Description of Individual Course Units
Course Unit CodeCourse Unit TitleType of Course UnitYear of StudySemesterNumber of ECTS Credits
707003732019READINGS IN PSYCHOLOGYCompulsory233
Level of Course Unit
First Cycle
Objectives of the Course
This course provides students with a wide range of academic articles written in English. During this course, students are expected to improve their language skills, which are essential to read, analyze, and critique an article written in their field.
Name of Lecturer(s)
Arş. Gör. Dr. F. Cansu Pala
Learning Outcomes
1To develop professional English skills
2To express research results and personal opinions in written and verbal form
3To think analytically and critically
Mode of Delivery
Face to Face
Prerequisites and co-requisities
Recommended Optional Programme Components
none
Course Contents
These language skills include vocabulary, reading, listening, speaking and writing at an intermediate level. In addition, students will be able to collect data on the subject matter of the week, and present their findings on PowerPoint.
Weekly Detailed Course Contents
WeekTheoreticalPracticeLaboratory
1Introduction to the course and its content.
2ReadingM. H. Donald. (2002). Why do I have to learn all these methods? I just want to help people! How to think like a psychologist: Critical thinking in psychology (2nd Ed. pp. 21-22). New Jersey: Prentice Hall. M. H. Donald. (2002). I thought psychology was about people, not numbers! How to think like a psychologist: Critical thinking in psychology (2nd Ed. pp. 35-36). New Jersey: Prentice Hall.
3ReadingM. Greer. (2004). Strengthen your brain by resting it. Monitor on Psychology, 35(7), 60-62.
4ReadingB. Azar. (2010). Virtual violence. Monitor on Psychology, 41(11), 37-39. L. Bowen. (2014). Video game play may provide learning, health, social benefits, review finds. Monitor on Psychology, 45(2) 10-12.
5ReadingT. DeAngelis. (2014). Venus rising. Monitor on Psychology, 45(2), 32-34.
6ReadingN. S. Hoeksema. (2001). Gender Differences in Depression. S. I. Kassin ve B. H. Kathleen. (Ed.), Current directions in introductory psychology (pp. 203-209). New Jersey: Prentice Hall.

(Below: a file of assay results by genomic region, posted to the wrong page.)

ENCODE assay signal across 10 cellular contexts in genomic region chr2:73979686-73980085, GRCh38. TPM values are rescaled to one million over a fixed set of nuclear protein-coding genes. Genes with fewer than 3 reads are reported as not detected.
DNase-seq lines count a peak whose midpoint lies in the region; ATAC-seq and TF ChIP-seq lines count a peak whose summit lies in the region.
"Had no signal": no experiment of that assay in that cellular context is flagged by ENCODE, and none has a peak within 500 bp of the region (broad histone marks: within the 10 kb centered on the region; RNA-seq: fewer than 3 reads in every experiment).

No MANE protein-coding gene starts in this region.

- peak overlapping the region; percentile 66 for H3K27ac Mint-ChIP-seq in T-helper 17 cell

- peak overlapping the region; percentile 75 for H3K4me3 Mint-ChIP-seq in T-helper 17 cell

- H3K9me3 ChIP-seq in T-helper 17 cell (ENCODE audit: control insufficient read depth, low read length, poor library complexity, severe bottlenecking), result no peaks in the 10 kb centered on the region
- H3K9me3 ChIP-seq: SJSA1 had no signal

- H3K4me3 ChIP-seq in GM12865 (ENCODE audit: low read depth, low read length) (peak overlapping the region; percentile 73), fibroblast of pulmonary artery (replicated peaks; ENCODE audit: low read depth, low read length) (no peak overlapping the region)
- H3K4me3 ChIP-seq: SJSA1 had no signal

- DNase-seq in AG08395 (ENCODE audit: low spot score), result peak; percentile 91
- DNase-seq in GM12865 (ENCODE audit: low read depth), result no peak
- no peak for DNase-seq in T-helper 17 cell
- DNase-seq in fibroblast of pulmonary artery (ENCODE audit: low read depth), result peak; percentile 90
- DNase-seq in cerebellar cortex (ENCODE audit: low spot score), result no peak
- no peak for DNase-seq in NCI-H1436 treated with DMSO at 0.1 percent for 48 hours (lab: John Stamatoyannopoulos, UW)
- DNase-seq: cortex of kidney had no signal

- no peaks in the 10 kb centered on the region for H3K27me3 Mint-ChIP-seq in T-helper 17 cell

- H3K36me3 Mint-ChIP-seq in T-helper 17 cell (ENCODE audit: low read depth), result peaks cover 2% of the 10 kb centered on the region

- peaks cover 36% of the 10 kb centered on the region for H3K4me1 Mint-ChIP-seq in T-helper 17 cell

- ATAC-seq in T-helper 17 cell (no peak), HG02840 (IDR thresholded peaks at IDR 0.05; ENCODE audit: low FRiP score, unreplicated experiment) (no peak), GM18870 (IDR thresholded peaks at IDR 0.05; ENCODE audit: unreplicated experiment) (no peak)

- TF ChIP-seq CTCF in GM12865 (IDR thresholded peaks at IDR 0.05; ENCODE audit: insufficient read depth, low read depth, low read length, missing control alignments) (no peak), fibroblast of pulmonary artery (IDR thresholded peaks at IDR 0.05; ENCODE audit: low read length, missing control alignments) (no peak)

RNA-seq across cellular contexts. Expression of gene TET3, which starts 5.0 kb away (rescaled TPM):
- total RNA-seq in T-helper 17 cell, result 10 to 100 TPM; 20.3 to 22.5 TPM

7ReadingK. Weir. (2014). The preschool puzzle. Monitor on Psychology, 45(4) 43-46.
8Midterm Exam
9ReadingL. Shaffer. & M. R. Merrens. (2001). Stereotypes: A good thing in the cognitive toolkit. Research stories for introductory psychology. (pp. 173-178). Boston: Allyn and Bacon.
10ReadingM. H. Donald. (2002). Learning and Memory: How could that be a coincidence? How to think like a psychologist: Critical thinking in psychology (2nd Ed. pp. 76-81). New Jersey: Prentice Hall.
11ReadingL. Shaffer. & M. R. Merrens. (2001). Small waist + big hips = attractive lady. Research stories for introductory psychology. (pp. 61-70). Boston: Allyn and Bacon.
12ReadingL. Shaffer. & M. R. Merrens. (2001). Does TV violence sell? Research stories for introductory psychology. (pp. 329-336). Boston: Allyn and Bacon.
13ReadingL. Shaffer. & M. R. Merrens. (2001). Half and half. Research stories for introductory psychology. (pp. 31-40). Boston: Allyn and Bacon.
14ReadingL. Shaffer. & M. R. Merrens. (2001). Betting on the Winners. Research stories for introductory psychology. (pp. 269-278). Boston: Allyn and Bacon.
15Overall Discussion
Recommended or Required Reading
All sources are listed below.
Planned Learning Activities and Teaching Methods
Activities are given in detail in the section of "Assessment Methods and Criteria" and "Workload Calculation"
Assessment Methods and Criteria
Term (or Year) Learning ActivitiesQuantityWeight
Midterm Examination130
Quiz240
Report Presentation130
SUM100
End Of Term (or Year) Learning ActivitiesQuantityWeight
Final Examination1100
SUM100
Term (or Year) Learning Activities60
End Of Term (or Year) Learning Activities40
SUM100
Language of Instruction
English
Work Placement(s)
none
Workload Calculation
ActivitiesNumberTime (hours)Total Work Load (hours)
Midterm Examination122
Attending Lectures14342
Discussion14228
Individual Study for Mid term Examination11818
TOTAL WORKLOAD (hours)90
Contribution of Learning Outcomes to Programme Outcomes
PO
1
PO
2
PO
3
PO
4
PO
5
PO
6
PO
7
PO
8
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9
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10
PO
11
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12
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13
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14
PO
15
LO1333322224522222
LO2333334334442322
LO3222333335553333
* Contribution Level : 1 Very low 2 Low 3 Medium 4 High 5 Very High
 
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